The licenses of New York’s medical cannabis companies – the only ten in the state – are largely owned by multistate operators. The ten licenses are also vertically-integrated, giving these companies a leg up when the adult-use market, which otherwise bans vertical integration, goes live. 

New York legalized medical marijuana in 2014 and created vertical licenses for operators, known as “registered organizations”. Most of New York’s 39 dispensaries are owned by nine companies that cloak their ownership by using corporate entities instead of people. 

Columbia Care, Curaleaf, Fiorello Pharmaceuticals, Inc./ Green Thumb Industries, MedMen, Inc., and PharmaCann’s Verilife are all owned by subsidiaries or holding companies. Other multistate operators, including iAnthus, Acreage, Cresco Labs and Vireo Health did not respond to media inquiries.

One company did list real humans as owners, Etain LLC, which has four dispensaries, located in New York City, Ulster, Onondaga, and Westchester, and one manufacturing facility in Warren.

Etain is owned by a family of three women, Hillary Peckham, Amy Peckham, and Keeley Peckham. Hillary Peckham, the Chief Operating Officer of the company, told Grown In that being one of the few women who applied and won a license was a challenge in itself. 

“We didn’t have peers that we could look to for help or guidance. That’s one of the many reasons we are invested in supporting other women in the cannabis industry,” Peckham said. 

In a 2019 testimony to the New York Assembly, Peckham said it had been difficult to gain access to capital while continuing to stay a women-owned business.

“Most major banks will not accept cannabis money and do not offer traditional lines of credit or debt financing. Those that do, do so at much higher interest rates and charge steep monthly compliance fees for maintaining bank accounts to keep up with additional FINCEN guidelines. With limited traditional startup financing, most cannabis companies are forced to turn to private investors or hedge funds that are generally headed by white male-owned corporate structures. Etain has consistently been put in positions making it immensely difficult to continue to support our business while staying true to our mission of being women-owned,” she said in her testimony.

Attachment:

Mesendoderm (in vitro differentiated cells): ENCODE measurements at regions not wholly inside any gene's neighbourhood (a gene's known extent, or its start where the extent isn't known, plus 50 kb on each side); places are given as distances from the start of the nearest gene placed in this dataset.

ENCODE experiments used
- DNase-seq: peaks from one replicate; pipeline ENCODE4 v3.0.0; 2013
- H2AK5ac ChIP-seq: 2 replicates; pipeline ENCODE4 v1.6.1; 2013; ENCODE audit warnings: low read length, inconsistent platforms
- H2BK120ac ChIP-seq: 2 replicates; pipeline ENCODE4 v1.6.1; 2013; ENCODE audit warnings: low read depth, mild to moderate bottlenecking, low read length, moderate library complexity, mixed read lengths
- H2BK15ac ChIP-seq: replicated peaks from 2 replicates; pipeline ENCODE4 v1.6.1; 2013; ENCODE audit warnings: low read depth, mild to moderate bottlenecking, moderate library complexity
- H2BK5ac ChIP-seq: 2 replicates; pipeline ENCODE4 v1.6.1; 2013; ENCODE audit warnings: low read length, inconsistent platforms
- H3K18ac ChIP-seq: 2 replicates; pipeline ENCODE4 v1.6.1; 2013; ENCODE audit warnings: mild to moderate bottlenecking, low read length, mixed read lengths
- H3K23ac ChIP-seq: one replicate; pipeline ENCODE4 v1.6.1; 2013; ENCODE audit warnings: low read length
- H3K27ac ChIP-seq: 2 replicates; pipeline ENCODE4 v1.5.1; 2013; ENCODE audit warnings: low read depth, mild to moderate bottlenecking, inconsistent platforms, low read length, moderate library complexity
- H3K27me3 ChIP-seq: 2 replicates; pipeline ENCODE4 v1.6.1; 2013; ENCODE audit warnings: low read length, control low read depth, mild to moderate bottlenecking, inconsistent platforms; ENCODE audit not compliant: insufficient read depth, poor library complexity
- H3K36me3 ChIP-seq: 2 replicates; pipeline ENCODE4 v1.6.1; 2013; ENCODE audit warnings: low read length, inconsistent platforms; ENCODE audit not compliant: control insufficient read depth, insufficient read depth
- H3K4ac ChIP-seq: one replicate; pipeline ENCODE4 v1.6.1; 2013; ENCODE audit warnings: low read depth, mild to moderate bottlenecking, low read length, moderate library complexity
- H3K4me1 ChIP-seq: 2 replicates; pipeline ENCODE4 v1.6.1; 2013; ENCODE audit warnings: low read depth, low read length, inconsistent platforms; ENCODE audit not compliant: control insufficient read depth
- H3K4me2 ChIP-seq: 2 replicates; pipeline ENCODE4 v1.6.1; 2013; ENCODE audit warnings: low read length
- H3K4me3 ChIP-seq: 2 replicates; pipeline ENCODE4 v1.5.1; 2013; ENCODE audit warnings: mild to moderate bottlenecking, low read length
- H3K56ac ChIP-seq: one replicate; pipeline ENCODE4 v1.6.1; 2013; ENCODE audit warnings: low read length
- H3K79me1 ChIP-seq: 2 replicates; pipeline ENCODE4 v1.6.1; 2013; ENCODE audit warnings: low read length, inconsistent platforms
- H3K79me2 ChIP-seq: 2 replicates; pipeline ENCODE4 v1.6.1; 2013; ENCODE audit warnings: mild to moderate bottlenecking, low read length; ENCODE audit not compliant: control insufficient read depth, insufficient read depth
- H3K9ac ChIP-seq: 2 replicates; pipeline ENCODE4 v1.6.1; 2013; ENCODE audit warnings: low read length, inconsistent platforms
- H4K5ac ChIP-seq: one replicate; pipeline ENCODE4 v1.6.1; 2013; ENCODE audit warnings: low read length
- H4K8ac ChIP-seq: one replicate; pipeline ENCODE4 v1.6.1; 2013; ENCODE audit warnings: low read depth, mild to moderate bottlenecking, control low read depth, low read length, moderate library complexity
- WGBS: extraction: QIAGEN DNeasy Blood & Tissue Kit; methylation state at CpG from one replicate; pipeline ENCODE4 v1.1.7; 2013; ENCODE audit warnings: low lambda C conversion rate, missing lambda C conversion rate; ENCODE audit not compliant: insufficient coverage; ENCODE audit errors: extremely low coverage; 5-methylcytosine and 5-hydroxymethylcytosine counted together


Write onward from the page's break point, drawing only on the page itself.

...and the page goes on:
New York legalized adult-use cannabis in March 2021 and created the Cannabis Control Board (CCB) and the Office of Cannabis Management, which will together regulate both medical and adult-use cannabis.

The incoming adult-use market is widely expected to look different from the current medical marijuana ownership landscape, as the law has a goal – not a requirement – of giving 50% of licenses to social equity applicants, defined as people from communities disproportionately impacted by the War on Drugs as well as minority- and women-owned businesses, certain veterans, and farmers.

“It’s vital that New York passed legislation with an initiative for diverse business ownership. That’s something Etain is very supportive of, especially trying to foster small business social equity licenses and minority- or women-owned business enterprises,” Peckham said. “As a woman-owned business, we hope to see more MWBEs in the [New York] market in the future.”

James Landau, an attorney at McCarthy Fingar LLP, said existing medical cannabis companies will be allowed to apply for two adult-use license types, one that consists of cultivator, processor, distributor, and retailer. The other consists of cultivator, processor, and distributor only.

In addition, for everyone that’s not a registered organization, the New York law limits individuals and entities to own up to three dispensaries or one combination of cultivator-processor licenses.

“The idea is to gear this to smaller businesses. For example, for the delivery licenses, we know that they're limiting the number of employees that a delivery license holder can have,” he said. “That would eliminate the Ubers of the world from coming in and snapping up a bunch of delivery licenses.”